I also reinforced deadlines for payroll, no need to send did you get the emails etc.

That single email alone had a greater effect than GDPR and at least halved my inbox. People actually think before they email asking repeat questions.

A VA to monitor my email inbox in next on my Christmas list.

Did you lose any clients as a result ??

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Replying to bernard michael:
By Glenn Martin
08th Nov 2019 13:16

Did not lose anyone as a result of the email, but as part of the process of cleaning up my client list I moved on a few of the worst offenders or people who were rude and did not appreciate what we were doing.

Actually most good clients were very understanding and several apologised for taking a lend.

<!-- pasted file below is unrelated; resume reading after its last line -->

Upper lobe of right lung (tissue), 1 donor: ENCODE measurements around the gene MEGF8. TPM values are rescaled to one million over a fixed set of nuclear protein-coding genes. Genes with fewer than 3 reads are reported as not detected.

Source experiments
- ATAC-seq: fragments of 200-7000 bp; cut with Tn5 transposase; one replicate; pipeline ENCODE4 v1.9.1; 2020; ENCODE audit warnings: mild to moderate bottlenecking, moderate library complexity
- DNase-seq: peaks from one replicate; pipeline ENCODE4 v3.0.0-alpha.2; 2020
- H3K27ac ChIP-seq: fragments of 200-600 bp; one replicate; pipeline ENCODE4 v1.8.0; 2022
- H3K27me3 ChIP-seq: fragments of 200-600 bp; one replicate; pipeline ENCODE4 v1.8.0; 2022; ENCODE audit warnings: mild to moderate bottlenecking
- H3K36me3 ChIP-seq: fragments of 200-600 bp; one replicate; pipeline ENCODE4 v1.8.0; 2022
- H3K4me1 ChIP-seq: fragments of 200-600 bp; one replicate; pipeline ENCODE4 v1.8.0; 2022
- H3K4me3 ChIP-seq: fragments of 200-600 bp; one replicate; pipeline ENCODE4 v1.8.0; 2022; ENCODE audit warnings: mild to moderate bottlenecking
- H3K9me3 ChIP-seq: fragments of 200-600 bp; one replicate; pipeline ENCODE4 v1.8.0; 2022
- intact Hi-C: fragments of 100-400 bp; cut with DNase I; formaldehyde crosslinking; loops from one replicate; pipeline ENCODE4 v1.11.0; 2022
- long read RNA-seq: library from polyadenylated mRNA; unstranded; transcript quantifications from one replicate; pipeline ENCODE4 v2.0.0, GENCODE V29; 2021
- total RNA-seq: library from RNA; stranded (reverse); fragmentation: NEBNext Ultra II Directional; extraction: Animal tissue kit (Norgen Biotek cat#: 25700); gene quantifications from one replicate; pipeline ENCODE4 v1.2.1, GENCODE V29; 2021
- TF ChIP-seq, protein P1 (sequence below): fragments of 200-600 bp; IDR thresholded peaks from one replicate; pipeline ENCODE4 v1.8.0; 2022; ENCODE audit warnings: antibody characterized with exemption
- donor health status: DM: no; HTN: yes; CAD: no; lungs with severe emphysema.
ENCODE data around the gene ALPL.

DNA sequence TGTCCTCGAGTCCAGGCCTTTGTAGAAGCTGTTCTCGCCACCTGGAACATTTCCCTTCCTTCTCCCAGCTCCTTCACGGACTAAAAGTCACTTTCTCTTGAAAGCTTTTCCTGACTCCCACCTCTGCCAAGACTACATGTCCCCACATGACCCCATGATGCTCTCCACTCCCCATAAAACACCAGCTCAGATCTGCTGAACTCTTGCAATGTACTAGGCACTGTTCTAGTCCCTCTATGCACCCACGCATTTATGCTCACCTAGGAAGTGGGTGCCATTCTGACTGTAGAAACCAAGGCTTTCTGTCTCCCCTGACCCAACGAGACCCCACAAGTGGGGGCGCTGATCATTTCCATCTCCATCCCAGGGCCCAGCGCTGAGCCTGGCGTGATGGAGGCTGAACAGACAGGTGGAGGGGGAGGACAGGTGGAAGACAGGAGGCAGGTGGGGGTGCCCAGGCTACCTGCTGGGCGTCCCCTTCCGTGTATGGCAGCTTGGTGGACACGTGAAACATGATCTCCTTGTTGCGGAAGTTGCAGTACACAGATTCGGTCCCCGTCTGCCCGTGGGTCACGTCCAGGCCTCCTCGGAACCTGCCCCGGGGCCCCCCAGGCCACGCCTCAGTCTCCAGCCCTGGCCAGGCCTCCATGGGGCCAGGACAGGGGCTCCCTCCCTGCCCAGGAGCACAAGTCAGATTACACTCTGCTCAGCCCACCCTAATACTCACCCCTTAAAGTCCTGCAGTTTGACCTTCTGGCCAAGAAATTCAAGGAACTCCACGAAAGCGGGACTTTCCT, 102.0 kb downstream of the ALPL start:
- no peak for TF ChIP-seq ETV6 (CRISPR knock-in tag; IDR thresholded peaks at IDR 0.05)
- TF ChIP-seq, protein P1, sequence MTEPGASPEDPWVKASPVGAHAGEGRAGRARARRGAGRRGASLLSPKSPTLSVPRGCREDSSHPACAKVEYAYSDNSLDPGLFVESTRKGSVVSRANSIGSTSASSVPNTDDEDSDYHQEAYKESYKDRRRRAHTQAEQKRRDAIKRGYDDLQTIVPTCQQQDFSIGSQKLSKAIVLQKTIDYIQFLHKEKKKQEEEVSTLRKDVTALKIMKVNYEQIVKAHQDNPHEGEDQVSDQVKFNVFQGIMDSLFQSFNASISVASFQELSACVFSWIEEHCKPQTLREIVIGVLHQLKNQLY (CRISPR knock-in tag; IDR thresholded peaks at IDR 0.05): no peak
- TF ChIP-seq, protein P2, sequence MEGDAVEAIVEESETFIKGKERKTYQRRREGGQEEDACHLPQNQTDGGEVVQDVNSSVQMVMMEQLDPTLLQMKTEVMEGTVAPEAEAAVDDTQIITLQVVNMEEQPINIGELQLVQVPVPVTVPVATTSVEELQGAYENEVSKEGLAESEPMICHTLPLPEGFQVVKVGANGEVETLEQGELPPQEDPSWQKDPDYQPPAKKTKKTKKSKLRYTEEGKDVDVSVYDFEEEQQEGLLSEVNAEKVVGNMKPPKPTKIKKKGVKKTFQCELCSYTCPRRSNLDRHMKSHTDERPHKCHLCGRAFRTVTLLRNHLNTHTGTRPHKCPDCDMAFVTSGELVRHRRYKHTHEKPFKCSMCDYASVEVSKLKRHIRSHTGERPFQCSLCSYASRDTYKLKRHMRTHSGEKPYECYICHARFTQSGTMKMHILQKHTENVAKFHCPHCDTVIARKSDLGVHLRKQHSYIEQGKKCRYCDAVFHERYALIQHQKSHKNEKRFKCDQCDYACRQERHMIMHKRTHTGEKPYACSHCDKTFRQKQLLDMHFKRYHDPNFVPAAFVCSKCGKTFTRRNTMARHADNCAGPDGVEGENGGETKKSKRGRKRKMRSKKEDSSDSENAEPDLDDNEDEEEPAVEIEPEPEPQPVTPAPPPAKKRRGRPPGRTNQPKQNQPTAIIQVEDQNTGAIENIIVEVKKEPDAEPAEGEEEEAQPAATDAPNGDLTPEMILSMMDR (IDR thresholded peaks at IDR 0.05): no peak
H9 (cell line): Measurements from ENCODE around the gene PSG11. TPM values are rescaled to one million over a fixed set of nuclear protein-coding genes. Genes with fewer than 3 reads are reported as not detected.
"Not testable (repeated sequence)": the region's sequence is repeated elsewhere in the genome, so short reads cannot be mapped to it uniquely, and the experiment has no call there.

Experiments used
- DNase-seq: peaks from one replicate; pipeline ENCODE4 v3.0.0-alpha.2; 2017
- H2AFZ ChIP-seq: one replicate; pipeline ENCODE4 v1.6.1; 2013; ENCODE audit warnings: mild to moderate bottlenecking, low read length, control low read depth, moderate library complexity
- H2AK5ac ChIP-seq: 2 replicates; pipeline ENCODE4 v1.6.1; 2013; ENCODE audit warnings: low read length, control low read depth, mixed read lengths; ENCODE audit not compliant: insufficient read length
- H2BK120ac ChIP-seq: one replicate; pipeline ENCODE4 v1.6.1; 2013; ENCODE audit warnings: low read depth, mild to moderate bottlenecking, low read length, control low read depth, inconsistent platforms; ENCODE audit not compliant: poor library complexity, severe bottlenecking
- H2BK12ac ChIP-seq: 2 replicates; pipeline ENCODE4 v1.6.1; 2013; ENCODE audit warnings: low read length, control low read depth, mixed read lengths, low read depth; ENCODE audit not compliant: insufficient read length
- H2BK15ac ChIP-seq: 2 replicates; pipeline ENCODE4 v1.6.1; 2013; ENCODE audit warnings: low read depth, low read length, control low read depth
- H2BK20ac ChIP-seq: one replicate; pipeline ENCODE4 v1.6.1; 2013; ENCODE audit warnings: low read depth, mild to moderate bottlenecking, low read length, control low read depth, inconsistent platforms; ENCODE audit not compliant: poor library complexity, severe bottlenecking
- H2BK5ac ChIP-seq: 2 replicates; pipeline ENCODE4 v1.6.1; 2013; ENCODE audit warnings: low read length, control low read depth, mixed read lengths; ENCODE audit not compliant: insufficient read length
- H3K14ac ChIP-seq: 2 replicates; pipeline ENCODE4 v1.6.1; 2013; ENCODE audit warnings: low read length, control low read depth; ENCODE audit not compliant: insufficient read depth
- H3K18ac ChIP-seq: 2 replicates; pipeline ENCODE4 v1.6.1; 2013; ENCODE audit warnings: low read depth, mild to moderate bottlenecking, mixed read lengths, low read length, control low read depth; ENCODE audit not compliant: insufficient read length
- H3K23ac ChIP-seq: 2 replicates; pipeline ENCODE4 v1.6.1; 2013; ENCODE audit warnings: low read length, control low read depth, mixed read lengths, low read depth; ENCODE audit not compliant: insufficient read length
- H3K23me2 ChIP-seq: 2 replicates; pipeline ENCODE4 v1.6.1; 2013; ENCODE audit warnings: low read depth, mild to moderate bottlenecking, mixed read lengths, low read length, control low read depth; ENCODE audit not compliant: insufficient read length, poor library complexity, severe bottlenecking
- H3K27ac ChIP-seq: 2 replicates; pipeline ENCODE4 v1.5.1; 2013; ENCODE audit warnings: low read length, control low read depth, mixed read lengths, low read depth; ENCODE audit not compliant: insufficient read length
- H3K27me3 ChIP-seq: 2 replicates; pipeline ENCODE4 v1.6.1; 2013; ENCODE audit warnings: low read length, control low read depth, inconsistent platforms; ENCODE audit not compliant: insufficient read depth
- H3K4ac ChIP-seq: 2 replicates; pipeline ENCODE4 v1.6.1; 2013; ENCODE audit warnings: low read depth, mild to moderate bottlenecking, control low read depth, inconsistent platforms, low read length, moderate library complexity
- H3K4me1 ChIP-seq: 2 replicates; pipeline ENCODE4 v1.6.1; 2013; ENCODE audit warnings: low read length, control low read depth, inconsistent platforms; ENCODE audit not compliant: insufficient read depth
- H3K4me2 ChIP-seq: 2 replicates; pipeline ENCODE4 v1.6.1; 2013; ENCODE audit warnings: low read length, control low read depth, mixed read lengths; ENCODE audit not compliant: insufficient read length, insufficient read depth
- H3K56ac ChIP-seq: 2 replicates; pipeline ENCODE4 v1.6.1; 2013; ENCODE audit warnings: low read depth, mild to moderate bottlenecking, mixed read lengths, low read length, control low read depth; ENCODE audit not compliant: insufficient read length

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By Matrix
08th Nov 2019 12:01

This was recommended by one of the marks, Mark S or Mark T, you pay more for a premium service.

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Replying to Matrix:
By Glenn Martin
08th Nov 2019 13:16

That works for Amazon prime.

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By Bob Loblaw
08th Nov 2019 15:41

I probably receive anywhere between 5-15 emails a day from clients that require a response.

I'm particular about responding to them. I don't feel comfortable leaving any of them without at least an acknowledgement within an hour or so. Even though logically I know I'm well organised and wouldn't forget about them, I'm also a terrible over thinker to the point that I feel anxious that if I leave them, I'll completely forget about them, the world will burn and my children will be snatched from me and sentenced to enforced labour in the asbestos mines.

My overly eager approach hasn't had a detrimental impact on my other work yet, but it's definitely something I need to ween myself off of doing in the long term.